Video: Wolvves, One of the Valley's Rowdiest Bands, Talks New Album

Categories: Video

Piss-flavored beer. Dank nugs. Loud as fuck guitars. It's just another day in the life of Wolvves, one of the grungiest, venomous garage rockers gracing Phoenix these days. A calculated, even mix of aggressive punk and noise pop (with some rapping thrown in for good measure) Wolvves continue to earn their rowdy reputation (how many venues have they been banned from? We've lost count.) simply by being themselves.

They've come a long way since debuting their EP Live Forever at Rubber Brother Records' inaugural showcase in summer 2013. The next year, they followed up with their Go Demon or Go Home EP. And now Aydin Immortal (guitar, vocals), Max Martinez (drums), Isaac Parker (guitar), and Zack Parker (bass) are ready to show the world their first full-length, Whatever.

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Nearly Naked Suicide Girls Burlesque Show Carries Torch for Alt-Beauty

Categories: Video

Much has changed in the world of alt-modeling since the inception of Suicide Girls in 2001. It was the first major website where you could see tattooed and pierced ladies bare it all in front of the camera. It became more than just a soft-core porn site for creepy dudes who were into punk and metal; it became an online alternative community. As the site grew so did its popularity grew among women, who now make up 51 percent of the site's paid membership, according to statistics listed on the website.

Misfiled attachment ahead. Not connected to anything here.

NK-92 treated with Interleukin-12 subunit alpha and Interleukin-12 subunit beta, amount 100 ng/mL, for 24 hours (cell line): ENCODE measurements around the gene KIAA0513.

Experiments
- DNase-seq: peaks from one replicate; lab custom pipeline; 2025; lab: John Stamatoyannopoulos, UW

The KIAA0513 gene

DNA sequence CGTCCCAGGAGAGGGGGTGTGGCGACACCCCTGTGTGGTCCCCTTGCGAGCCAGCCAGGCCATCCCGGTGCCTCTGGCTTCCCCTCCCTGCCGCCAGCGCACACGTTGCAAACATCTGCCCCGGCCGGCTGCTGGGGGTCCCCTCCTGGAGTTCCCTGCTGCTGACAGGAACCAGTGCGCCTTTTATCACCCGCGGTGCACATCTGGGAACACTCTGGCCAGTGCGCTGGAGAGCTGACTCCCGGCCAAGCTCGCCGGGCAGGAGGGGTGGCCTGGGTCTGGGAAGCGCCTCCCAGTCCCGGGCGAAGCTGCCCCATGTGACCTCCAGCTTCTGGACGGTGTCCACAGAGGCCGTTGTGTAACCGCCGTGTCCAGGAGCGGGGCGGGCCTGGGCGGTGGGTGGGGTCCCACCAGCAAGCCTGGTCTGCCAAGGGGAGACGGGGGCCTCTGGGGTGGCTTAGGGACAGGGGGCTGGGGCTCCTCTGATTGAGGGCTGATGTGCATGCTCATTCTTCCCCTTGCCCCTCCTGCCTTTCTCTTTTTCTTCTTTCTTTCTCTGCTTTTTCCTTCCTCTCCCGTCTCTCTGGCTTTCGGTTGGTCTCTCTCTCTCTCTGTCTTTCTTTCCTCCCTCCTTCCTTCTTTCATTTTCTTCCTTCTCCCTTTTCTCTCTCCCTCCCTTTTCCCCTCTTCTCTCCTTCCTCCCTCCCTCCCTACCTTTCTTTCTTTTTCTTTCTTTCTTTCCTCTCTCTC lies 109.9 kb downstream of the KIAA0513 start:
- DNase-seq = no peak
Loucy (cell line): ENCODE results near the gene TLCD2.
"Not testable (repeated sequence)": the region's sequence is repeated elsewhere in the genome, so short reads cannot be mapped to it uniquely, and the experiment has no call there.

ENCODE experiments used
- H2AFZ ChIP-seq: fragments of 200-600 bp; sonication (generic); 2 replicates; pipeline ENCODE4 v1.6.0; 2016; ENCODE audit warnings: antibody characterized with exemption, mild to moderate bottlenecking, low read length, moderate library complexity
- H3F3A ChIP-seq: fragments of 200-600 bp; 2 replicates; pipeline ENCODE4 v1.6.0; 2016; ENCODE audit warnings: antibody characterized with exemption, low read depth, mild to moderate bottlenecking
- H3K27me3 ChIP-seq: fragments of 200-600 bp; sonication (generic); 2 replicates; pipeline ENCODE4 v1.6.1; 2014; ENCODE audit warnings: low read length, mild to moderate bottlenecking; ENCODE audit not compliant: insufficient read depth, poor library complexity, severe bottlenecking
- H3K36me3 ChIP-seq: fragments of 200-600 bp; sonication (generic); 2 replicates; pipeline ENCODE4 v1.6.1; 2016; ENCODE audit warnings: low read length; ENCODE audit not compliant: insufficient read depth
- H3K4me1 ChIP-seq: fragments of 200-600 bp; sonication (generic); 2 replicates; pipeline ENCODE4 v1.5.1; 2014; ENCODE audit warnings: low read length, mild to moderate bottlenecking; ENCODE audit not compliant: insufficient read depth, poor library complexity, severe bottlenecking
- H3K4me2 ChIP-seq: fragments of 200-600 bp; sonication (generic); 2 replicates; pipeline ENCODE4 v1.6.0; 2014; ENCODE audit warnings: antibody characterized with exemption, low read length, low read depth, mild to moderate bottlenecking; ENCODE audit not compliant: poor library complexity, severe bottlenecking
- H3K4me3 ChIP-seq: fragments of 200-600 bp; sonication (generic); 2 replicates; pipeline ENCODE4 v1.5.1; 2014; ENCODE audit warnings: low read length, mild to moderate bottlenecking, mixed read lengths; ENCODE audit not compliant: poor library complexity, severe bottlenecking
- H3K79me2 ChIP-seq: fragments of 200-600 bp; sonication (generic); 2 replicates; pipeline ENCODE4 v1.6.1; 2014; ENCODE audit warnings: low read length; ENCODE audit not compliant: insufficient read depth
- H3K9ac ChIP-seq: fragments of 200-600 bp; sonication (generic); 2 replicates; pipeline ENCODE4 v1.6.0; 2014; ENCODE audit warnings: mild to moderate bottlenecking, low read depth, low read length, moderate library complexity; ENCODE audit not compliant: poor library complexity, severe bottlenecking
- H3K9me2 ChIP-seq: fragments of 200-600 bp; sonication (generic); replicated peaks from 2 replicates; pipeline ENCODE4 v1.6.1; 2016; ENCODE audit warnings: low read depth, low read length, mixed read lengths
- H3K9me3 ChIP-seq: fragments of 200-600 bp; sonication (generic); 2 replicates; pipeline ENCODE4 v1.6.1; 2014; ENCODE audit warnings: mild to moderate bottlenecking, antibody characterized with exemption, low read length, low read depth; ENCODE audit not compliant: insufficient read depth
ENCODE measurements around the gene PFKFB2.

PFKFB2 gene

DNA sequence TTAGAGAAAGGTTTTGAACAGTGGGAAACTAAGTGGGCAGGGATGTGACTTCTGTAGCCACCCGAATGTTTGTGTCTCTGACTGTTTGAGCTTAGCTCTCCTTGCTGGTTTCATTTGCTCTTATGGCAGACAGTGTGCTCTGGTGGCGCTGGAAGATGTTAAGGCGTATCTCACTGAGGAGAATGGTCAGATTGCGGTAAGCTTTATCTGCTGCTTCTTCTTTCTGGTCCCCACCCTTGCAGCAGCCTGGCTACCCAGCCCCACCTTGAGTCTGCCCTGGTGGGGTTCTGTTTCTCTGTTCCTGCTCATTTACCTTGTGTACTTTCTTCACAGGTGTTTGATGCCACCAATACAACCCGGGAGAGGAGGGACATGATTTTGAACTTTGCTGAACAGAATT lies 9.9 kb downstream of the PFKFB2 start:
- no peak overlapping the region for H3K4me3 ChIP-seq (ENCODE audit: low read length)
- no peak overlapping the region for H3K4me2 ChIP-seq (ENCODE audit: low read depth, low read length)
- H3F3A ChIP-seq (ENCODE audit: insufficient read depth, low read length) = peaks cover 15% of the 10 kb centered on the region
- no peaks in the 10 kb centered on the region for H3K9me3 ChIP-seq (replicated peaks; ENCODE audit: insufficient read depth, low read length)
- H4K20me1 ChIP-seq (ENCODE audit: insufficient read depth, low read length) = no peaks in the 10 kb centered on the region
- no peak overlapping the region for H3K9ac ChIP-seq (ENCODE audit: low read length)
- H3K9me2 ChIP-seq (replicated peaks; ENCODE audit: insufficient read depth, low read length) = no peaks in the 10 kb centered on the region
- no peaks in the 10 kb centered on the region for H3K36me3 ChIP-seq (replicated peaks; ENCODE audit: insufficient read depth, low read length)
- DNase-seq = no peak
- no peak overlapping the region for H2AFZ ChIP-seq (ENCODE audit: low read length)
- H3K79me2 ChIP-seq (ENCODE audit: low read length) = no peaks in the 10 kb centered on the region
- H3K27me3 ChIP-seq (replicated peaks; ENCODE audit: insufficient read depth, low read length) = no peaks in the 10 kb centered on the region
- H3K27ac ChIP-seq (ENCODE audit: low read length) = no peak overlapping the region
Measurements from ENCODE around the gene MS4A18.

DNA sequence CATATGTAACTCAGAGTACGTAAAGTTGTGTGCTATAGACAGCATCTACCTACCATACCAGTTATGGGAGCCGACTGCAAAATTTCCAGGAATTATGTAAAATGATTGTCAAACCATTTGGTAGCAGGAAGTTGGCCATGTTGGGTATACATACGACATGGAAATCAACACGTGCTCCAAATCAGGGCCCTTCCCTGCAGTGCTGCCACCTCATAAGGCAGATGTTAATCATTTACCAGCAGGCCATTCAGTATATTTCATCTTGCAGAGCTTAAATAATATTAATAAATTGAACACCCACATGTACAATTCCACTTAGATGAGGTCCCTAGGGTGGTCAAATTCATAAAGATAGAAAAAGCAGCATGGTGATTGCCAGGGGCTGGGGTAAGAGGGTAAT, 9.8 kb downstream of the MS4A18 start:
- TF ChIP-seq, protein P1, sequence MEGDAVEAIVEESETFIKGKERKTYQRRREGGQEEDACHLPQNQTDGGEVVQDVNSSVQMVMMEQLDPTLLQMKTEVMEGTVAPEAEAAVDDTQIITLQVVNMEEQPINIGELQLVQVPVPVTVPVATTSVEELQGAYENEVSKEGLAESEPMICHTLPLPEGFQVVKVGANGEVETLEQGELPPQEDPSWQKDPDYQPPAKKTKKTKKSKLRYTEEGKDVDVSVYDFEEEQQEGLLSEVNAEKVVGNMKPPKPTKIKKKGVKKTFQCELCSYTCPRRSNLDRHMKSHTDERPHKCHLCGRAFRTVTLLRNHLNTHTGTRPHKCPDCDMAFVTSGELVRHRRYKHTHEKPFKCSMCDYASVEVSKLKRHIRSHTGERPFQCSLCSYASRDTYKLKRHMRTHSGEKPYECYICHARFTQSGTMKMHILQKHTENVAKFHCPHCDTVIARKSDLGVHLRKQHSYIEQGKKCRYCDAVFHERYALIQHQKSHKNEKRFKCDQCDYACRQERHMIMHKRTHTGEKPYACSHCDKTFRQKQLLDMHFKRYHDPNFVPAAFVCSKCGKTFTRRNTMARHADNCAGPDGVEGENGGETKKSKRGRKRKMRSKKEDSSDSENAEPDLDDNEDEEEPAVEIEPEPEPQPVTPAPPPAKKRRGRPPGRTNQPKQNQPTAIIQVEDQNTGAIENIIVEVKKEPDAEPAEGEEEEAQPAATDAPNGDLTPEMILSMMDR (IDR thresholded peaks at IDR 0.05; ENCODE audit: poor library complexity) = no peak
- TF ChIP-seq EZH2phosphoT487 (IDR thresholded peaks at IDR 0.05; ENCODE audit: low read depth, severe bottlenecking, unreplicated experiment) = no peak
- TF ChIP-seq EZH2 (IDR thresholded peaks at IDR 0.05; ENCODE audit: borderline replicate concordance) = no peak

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What Is Black MIDI And What Does It Want With Your Soul?

Categories: Video, Weird


Sure, music is the highest form of art, but it rarely gets as abstract and conceptual as Black MIDI, a genre of electronic music that's pretty hard to dance to. But be warned: Black MIDI might give you nightmares, or, if you're epileptic, a seizure. Dealing with literally millions of notes in some cases, Black MIDI tends to overload a computer's RAM, causing it to glitch and lag in a tangled mess of number-crunching racket.

As you may know, MIDI stands for 'Musical Instrument Digital Interface,' which is a standard format for interconnection electronic instruments and computers. Commonly used in synthesizers and drum machines, MIDI's grid-based dashes and dits resemble a kind of Morse code, teaching the PC the duration, pitch, and volume of each note.

The "black" part of the name comes from how these "songs" appear in classical notation - the entire sheet of music looks almost completely black, like someone's printer on the fritz. The geeks interested in this kind of cacophonous symphony are known as "blackers." Starting in Japan around 2009, it would be a few years before Black MIDI crossed the pond. The first Black MIDI composer to reach notoriety was YouTube user kakakakaito1998, who first released his tune in February 2011.

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Inside Rob Zombie's Great American Nightmare (Video)

Categories: Halloween, Video